Whoa. How to review this without spoiling it… It’s difficult, because The Fifth Season is cleverly structured so that pieces you see right at the start don’t fall into place until the end. I had the tiniest of clues to figure something out from what other people said about the book, and it helped me work things out; I actually like that sensation, of watching to see how the pieces fit instead of trying to find out where they fit, so to speak. I know a lot of people don’t like that and want to go into a book totally unspoiled, though… and I can see the value of that for this book.
I mean, you can barely even talk about the narrative style without risking treading on spoilery ground. Suffice it to say that Jemisin really does know what she’s doing, and you should trust that everything has a purpose. If you really hate second-person narration, or present-tense narration, and think it’s never going to work for you… I doubt it’s going to. But if you’re willing to keep an open mind, it pays off.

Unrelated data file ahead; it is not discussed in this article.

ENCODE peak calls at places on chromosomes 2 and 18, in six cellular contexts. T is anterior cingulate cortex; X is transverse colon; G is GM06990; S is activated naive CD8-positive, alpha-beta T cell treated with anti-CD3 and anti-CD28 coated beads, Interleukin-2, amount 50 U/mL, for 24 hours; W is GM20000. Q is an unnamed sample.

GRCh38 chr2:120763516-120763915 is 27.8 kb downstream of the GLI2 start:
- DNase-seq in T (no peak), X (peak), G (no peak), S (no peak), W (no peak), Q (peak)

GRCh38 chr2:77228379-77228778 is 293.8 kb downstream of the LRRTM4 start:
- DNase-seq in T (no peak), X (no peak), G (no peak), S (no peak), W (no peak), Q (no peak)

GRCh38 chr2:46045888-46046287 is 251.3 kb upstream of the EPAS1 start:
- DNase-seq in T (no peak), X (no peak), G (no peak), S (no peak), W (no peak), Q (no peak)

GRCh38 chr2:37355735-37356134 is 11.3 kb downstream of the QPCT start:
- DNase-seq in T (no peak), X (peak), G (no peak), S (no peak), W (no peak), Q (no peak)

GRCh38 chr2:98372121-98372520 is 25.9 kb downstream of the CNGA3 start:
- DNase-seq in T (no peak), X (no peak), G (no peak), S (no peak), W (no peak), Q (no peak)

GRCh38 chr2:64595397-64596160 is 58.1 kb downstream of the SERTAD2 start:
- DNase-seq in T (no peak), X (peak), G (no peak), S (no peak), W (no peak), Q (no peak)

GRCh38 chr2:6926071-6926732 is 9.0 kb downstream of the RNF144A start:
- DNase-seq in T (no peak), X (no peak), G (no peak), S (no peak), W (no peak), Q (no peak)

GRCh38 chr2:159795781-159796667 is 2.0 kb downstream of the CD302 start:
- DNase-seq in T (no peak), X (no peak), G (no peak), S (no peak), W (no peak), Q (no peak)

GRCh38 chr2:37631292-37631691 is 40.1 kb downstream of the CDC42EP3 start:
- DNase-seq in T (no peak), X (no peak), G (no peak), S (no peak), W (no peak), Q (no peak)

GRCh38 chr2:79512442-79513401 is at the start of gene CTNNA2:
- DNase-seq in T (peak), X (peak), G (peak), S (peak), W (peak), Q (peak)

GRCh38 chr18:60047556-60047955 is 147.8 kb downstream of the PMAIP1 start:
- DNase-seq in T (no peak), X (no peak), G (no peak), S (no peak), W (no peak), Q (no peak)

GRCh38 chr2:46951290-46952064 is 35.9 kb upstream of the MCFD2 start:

The worldbuilding is pretty awesome. Looking back from the end of the book, it’s amazing to think how much has been introduced, explained, hinted at, often without explicit instruction. Jemisin expects you to work for it, but she’s created a whole world and her characters live fully within it, which is always one of my big tests for good worldbuilding. She remembers that the characters will take certain things for granted, even as the reader needs to see and understand them, and she weaves that in beautifully. There are a few instances that feel like infodumps (including the first chapter), but again — it’s for a reason, and in my opinion, it’s not actually meant to be helpful. It’s all in aid of character and voice. Watch what is said, and what isn’t, and how it is said.
It’s worth noting that the whole story is pretty grim, and the outlook is bleak. There’s violence and oppression and coercion and slavery, and everybody is culpable to one degree or another.
I’m glad I waited until the trilogy was finished (and, cough, then some) to read this, because I think it’s probably best read all at once before I lose half the detail.